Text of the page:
... Neal. I must cast off and let you get under way. They've got the old salmon cobble out, and they're coming after us. Captain Twinely must have managed to tear himself away from the Comtesse. They are pulling six oars, and the cobble is full of ...
— The Northern Iron - 1907 • George A. Birmingham

... over their heart's affections, make right reason and faith their guide and make the will force obedience thereto. If wrong attachments are formed, then there is nothing to do but to eradicate them, to cut, tear and crush; they must be destroyed at any cost. A pennyweight of prudence might have prevented the evil; it will now take mortification in large and repeated doses to undo it. In this alone is ...
— Explanation of Catholic Morals - A Concise, Reasoned, and Popular Exposition of Catholic Morals • John H. Stapleton

... big game, mate. And if you happened to be a marked card in it, they'd tear you up and toss you under the table without thinking twice. If you'll take a tip from me, you lay low and do a lot of thinking while Uncle Zoradus does his scouting. What are you going to do when you get ...
— Blow The Man Down - A Romance Of The Coast - 1916 • Holman Day

... once more his dark-eyed queen Among her children stand; They clasped his neck, they kissed his cheeks, They held him by the hand!— A tear burst from the sleeper's lids And fell into ...
— The Ontario Readers - Third Book • Ontario Ministry of Education

... all of a sudden I saw Douglas there. He, too, was staring at me. Of course, I thought it was some extraordinary likeness, but, whilst I was clutching at the curtain, he stood up and waved his hand. You should have seen me tear from the box! You know, ever since they showed me that signature at the bank I have had a queer idea at the back of my head. Luckily for him," she went, patting his arm, "he sent home for me a fortnight ago, and sent a draft for my expenses ...
— The Cinema Murder • E. Phillips Oppenheim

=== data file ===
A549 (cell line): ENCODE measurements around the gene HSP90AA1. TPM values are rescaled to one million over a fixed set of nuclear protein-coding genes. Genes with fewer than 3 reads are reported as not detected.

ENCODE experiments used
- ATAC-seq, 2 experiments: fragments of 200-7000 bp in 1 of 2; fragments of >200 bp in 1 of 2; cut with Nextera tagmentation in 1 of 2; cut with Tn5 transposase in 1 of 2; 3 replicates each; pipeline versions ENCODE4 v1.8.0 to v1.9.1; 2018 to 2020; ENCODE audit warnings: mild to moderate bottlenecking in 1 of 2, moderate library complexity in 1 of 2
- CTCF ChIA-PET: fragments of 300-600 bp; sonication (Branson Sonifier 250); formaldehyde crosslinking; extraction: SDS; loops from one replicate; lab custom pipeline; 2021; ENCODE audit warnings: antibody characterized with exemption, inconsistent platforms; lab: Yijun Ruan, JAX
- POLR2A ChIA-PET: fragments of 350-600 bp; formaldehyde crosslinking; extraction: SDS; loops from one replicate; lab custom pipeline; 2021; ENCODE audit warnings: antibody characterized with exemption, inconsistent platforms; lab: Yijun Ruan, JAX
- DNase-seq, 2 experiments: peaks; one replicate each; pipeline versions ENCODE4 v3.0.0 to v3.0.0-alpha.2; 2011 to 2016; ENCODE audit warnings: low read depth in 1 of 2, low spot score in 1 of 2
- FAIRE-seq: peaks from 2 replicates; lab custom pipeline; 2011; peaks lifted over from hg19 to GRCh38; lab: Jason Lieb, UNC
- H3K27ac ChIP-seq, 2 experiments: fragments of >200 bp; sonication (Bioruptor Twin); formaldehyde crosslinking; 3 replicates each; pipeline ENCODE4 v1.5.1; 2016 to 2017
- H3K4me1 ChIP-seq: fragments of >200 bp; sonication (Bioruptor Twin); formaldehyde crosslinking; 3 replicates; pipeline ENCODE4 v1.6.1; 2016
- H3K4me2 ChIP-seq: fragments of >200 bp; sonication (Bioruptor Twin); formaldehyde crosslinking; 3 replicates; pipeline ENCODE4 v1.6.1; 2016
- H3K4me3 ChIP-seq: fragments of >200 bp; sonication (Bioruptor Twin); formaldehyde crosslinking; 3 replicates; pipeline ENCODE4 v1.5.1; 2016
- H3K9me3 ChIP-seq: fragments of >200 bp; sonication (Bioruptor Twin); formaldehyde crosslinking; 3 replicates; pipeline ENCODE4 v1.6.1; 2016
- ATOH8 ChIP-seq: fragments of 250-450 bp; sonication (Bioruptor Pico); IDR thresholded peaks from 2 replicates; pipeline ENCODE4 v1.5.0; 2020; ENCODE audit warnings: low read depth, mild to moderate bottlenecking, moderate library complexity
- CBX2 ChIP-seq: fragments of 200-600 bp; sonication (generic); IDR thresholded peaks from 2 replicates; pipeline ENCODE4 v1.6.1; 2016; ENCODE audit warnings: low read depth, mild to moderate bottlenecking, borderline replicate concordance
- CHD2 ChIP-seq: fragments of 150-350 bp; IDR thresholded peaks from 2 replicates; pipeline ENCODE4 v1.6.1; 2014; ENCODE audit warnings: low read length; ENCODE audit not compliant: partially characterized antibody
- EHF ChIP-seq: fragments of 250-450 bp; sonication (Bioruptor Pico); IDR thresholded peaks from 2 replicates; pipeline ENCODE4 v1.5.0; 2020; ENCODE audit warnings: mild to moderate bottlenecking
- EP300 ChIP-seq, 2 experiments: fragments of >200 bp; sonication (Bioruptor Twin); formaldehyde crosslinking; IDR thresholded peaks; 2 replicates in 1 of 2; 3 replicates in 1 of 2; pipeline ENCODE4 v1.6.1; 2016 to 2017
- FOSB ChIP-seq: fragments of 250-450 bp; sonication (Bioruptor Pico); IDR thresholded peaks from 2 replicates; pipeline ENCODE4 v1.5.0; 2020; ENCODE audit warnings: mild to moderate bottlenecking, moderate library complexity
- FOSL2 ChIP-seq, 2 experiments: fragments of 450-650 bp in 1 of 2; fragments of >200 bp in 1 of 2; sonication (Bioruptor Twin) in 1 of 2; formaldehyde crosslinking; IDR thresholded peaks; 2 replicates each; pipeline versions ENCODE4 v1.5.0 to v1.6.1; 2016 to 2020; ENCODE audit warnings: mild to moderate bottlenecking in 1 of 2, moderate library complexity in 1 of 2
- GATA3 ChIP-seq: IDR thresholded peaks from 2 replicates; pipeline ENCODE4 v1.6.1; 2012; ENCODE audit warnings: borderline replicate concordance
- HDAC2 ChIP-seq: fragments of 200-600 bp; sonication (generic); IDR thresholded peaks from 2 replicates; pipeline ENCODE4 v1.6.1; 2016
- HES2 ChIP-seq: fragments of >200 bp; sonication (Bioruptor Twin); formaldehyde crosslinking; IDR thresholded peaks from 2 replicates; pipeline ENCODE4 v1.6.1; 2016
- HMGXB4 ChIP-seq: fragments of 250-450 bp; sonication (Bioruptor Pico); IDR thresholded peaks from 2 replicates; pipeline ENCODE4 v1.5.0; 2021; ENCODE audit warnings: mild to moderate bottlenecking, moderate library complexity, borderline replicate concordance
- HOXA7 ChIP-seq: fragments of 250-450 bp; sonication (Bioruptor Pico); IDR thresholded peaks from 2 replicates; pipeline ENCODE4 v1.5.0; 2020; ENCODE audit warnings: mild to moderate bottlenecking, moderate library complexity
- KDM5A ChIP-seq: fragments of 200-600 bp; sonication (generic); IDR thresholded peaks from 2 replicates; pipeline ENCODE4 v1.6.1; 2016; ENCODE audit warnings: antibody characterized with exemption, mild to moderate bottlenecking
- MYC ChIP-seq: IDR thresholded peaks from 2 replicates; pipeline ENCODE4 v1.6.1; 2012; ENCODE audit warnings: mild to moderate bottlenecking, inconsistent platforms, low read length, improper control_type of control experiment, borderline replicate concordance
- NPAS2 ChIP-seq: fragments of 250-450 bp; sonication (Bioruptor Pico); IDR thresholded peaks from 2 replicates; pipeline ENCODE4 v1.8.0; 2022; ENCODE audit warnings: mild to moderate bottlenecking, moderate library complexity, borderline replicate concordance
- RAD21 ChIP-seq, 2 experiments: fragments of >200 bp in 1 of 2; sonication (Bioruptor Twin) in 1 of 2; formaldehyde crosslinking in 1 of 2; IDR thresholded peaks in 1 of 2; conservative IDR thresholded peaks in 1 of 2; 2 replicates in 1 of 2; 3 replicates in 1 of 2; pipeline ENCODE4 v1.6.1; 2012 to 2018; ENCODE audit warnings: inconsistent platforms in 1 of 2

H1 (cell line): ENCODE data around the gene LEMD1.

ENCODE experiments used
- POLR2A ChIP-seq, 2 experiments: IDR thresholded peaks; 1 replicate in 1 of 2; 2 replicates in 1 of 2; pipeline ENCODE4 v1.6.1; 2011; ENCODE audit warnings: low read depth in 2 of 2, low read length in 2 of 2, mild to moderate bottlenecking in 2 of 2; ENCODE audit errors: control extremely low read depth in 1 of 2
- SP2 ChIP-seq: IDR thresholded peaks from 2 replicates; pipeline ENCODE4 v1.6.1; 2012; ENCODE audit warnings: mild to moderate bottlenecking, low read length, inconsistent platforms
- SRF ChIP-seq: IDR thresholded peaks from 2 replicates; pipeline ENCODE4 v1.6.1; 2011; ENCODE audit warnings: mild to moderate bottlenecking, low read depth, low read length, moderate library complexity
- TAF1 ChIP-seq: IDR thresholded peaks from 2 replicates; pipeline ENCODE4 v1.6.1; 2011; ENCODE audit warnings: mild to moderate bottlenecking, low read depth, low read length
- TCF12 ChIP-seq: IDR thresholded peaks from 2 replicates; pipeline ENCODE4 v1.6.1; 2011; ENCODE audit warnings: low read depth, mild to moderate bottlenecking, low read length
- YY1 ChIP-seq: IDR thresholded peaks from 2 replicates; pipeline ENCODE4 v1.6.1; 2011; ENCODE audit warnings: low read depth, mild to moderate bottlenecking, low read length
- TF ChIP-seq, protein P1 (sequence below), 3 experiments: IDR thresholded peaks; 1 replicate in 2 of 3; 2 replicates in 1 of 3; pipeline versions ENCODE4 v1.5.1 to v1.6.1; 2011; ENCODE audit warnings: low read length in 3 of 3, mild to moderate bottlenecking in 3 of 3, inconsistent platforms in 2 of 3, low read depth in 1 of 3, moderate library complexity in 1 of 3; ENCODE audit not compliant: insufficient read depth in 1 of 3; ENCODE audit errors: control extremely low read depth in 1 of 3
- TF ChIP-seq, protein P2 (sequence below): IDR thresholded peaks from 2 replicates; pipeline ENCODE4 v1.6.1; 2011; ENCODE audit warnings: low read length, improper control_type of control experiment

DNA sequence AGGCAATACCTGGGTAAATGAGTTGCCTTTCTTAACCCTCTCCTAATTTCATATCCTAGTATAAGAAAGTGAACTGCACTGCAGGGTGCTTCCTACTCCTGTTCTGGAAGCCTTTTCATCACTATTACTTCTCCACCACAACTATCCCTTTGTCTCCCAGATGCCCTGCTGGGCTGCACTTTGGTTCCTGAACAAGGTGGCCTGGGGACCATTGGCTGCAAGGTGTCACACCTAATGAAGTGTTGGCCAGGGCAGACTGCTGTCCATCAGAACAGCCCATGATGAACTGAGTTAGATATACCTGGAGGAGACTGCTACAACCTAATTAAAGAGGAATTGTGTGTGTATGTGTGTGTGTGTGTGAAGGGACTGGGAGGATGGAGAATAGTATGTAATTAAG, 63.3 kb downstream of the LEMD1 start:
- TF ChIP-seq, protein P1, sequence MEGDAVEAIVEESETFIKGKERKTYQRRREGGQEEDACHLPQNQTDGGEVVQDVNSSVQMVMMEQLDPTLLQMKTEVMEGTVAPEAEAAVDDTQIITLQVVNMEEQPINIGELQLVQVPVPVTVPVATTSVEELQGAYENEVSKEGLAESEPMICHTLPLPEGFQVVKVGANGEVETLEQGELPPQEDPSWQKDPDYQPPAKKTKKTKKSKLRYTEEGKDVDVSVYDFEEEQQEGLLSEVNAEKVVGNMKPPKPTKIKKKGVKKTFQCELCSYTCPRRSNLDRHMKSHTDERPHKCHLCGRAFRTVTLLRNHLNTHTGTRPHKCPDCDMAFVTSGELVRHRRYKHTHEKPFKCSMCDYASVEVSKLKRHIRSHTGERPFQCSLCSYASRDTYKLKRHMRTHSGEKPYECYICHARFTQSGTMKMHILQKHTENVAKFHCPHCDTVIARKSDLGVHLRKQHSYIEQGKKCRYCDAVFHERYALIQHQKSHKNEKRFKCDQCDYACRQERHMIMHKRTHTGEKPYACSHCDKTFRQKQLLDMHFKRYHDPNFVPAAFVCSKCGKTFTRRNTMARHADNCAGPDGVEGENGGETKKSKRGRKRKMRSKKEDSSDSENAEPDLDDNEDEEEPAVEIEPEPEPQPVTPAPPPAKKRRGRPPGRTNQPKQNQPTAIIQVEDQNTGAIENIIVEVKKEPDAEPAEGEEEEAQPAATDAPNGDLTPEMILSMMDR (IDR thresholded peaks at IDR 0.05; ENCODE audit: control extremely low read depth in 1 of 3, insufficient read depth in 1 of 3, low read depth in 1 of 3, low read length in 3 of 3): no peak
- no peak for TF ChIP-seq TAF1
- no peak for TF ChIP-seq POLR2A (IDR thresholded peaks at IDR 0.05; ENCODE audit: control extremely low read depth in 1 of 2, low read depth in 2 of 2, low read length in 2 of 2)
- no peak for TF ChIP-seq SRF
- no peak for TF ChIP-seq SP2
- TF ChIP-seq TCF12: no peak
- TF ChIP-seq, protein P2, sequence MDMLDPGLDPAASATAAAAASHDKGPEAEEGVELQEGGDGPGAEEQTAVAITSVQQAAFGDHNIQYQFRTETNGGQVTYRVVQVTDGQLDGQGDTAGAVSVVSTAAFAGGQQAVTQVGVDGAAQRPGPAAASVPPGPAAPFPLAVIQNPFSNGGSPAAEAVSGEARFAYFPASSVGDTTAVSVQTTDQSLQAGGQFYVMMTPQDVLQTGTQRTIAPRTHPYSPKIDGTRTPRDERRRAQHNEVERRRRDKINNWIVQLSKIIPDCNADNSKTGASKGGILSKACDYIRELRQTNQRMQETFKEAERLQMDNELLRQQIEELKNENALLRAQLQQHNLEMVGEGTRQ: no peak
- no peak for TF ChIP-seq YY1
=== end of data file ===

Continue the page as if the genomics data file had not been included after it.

... "Tear up one of those blankets," I called back over my shoulder to Hall. "Yes, into strips, of course; now bring them here. Tim, you tie the fellow—yes, do a good job; I'll hold him. Lie still, Kirby, or I shall have to give you the butt of this ...
— The Devil's Own - A Romance of the Black Hawk War • Randall Parrish

... his rope, the raw-hide lasso, always secured upon his saddle. He snatched at the knots to tear it loose. ...
— The Furnace of Gold • Philip Verrill Mighels

... known to commit an excess at table; nor were the blandishments or lures of the fair sex ever successfully spread for him. If his arm was of iron, his heart seemed of adamant, utterly impenetrable by any gentle emotion. It was affirmed, and believed, that he had never shed a tear. His sole passion appeared to be the accumulation of wealth; unattended by the desire to spend it. He bestowed no gifts. He had no family, no kinsmen, whom he cared to acknowledge. He stood alone—a hard, grasping man: a bond-slave ...
— The Star-Chamber, Volume 1 - An Historical Romance • W. Harrison Ainsworth

... breastplate that his sword snapped off at the handle. Thus were the two warriors left weaponless. Scarcely pausing a moment, they rushed upon one another, each striving to throw his adversary to the ground, and failing in that, each snatched at the other's helmet to tear it away. Both succeeded, and at the same moment they stood bare-headed face to face, and Roland recognized Oliver, and Oliver Roland. For a moment they stood still; and the next, with open arms, rushed into one another's embrace. "I am conquered," said Orlando. "I yield ...
— Bulfinch's Mythology • Thomas Bulfinch

... and, having fastened him to the whipping-post, (so that he can neither resist nor shun the strokes,) to lash his naked body with long, slender twigs of holly, which will bend almost like thongs around the body; and these, having little knots upon them, tear the skin and flesh, ...
— The Complete Works of Whittier - The Standard Library Edition with a linked Index • John Greenleaf Whittier